Public schools and private schools, charter schools, and magnet schools, and now there are even virtual schools. There are so many options for school and sometimes it’s hard to tell which option is best for your child and your family. As a mom, you want the best education for your child, right? So whether your child is almost six or still in the womb, you are going to think about where to enroll them in school. And homeschool may be on your list of considerations. I can’t tell you that homeschooling is the best choice … because it isn’t the best choice for everyone. But if homeschooling is on your list of options, I can tell you a little about what you can expect and how to get started.
When I first decided to homeschool, I thought if I just did a little research online then I could figure out how to get started and we would be rolling right along. And then I quickly discovered I was in over my head. Do we want to use traditional or classical homeschooling methods? Should I unschool? Or go with the Charlotte Mason, Montessori, or Waldorf styles? What curriculum should I buy? Well, of course, I want my son to learn about this subject and that subject, but will he learn it now or when he is a teenager? I was so confused!
If you have started your own research, you probably know exactly what I’m talking about.
Okay, so where to really start? Step away from the research! It’s nice to know all those fancy terms for how you may decide to homeschool your children but ultimately, they won’t help you when you are first starting out. This is the advice I have for you after my many trials and errors in the pathway to starting our homeschool journey.
Join Local Homeschool Groups
The most important thing I have discovered about starting the process of homeschooling is to find the homeschool community that fits your personality right away. The support and advice you will receive from this group will get you through any tough times. A good homeschool group will remind you of what you do for your child when you doubt yourself and your ability to teach. Your homeschool group will be there to keep you company when you feel isolated. They will suggest new ways to learn and great places to discover. They will share their failures so you can avoid them yourself and they will listen to your own failures and remind you of your successes.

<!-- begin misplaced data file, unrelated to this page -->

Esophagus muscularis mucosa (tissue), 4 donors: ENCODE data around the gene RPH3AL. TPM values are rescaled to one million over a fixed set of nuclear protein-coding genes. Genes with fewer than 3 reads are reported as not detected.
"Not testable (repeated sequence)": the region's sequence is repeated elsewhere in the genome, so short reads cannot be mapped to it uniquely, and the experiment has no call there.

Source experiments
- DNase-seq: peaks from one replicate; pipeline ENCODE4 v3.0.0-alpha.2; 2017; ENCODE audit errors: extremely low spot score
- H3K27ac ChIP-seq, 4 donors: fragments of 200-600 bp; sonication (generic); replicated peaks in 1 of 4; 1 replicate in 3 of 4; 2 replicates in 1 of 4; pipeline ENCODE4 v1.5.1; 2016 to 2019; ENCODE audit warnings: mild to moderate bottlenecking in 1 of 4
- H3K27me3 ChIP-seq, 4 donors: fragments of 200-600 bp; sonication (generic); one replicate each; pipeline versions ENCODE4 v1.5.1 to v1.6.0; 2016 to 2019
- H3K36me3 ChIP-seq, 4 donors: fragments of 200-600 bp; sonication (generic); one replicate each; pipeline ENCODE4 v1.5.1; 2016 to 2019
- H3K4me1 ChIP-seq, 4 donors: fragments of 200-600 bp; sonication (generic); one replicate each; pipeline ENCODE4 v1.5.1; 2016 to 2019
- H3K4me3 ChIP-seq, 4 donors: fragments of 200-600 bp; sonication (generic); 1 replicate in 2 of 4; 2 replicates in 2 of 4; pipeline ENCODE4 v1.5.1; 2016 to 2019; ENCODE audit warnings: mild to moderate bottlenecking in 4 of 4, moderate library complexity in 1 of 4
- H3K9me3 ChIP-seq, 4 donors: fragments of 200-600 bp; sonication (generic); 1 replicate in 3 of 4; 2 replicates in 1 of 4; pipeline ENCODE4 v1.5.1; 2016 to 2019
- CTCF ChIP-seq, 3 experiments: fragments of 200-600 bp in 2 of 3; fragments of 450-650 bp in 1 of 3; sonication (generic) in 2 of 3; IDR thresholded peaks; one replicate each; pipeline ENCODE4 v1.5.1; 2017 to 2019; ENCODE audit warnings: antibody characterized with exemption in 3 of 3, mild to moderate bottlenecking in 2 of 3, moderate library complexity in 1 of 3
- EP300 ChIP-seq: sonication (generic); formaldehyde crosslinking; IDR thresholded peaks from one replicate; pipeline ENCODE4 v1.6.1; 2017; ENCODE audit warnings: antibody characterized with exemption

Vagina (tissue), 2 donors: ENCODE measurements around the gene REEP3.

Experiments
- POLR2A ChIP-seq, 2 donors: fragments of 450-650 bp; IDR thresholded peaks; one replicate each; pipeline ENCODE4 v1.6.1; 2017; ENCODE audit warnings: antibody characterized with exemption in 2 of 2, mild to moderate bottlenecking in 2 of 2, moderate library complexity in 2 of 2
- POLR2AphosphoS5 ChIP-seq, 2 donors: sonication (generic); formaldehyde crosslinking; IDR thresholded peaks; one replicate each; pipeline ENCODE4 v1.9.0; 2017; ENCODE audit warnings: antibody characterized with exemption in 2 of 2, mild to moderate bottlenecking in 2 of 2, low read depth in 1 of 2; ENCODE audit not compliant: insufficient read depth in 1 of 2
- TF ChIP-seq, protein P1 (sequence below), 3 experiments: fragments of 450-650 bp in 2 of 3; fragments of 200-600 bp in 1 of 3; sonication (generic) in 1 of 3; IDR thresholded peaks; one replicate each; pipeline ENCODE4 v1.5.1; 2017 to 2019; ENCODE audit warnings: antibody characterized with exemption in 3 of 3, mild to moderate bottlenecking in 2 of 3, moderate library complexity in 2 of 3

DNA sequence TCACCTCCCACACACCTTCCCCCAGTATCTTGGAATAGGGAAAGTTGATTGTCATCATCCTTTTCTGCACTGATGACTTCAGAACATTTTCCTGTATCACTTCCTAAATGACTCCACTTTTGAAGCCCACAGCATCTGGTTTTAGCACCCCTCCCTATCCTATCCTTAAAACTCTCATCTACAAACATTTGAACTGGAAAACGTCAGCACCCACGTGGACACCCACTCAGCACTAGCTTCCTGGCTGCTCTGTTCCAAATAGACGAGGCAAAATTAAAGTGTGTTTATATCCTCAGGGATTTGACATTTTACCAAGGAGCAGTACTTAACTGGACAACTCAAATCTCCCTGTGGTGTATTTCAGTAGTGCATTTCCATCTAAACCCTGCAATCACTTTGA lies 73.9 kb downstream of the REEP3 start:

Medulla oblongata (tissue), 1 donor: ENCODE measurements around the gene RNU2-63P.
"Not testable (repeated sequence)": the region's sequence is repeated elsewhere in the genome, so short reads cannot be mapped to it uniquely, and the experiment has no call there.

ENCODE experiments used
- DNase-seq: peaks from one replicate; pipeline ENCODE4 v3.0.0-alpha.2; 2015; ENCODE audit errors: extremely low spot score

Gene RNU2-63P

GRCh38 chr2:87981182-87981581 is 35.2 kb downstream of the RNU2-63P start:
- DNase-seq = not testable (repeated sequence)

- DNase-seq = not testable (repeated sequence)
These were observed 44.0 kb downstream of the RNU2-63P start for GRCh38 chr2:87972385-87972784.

Look on Facebook for active homeschool groups in your area. Ask your local library if they have any homeschool activities or meetings coming up. Contact your church about any groups they know of in the area. Check with your neighborhood organizer or call community meeting places. Once you find one group to join, you will learn about more. They are out there, so do not give up until you find at least one active group to join. Then make it a point to join them at the events they organize. It is important to meet them in person so you can get to know them better and start sharing information.
Discover How Your Child Learns Best
Join your homeschool group in a bunch of educational activities and watch to see how your child interacts and learns. Does he like to learn on his own? Does he like to watch as the other kids play or perhaps he leads the group himself? What information did he take away from the experiences and what was he most excited about? You can buy all the course plans and curriculum you want but if you don’t understand how your child learns, it will just be money wasted and frustration when your child dreads school.
Take this into consideration for every aspect of your homeschool too. I learned this the hard way when I kept pushing my son to think of me as his teacher now that we were homeschooling. Every time I would mention that I was now his teacher, he would get upset with me. It took some time to realize that he only wanted me to be his mom and that didn’t mean I couldn’t teach him everything that I wanted to.
Enroll Your Child in School
Even if you choose to homeschool, you’ll still need to “enroll” your child in school. Here in Florida, there are two main options for doing this. You can register your student as a homeschooler with the county or within an umbrella school. An umbrella school is a private school for homeschooled families. There is no actual building or curriculum; instead, it helps you to comply with attendance laws. Both options have their pros and cons so make sure to ask around your homeschool group to see what they like about each choice.
Keep Evaluating The Process
As your child grows, you may have to change everything about your homeschool. The children in your homeschool group may not have the same interests anymore or perhaps they don’t challenge your child enough. Maybe the method or curriculum you have been using just isn’t working the same way. Or the umbrella school you are enrolled in prevents your child from participating in an extracurricular they want to be a part of. Reevaluate your homeschool plan often to make sure it is fitting your child’s needs as well as your family’s needs. The best part about homeschooling is that it can be as flexible as you need it to be.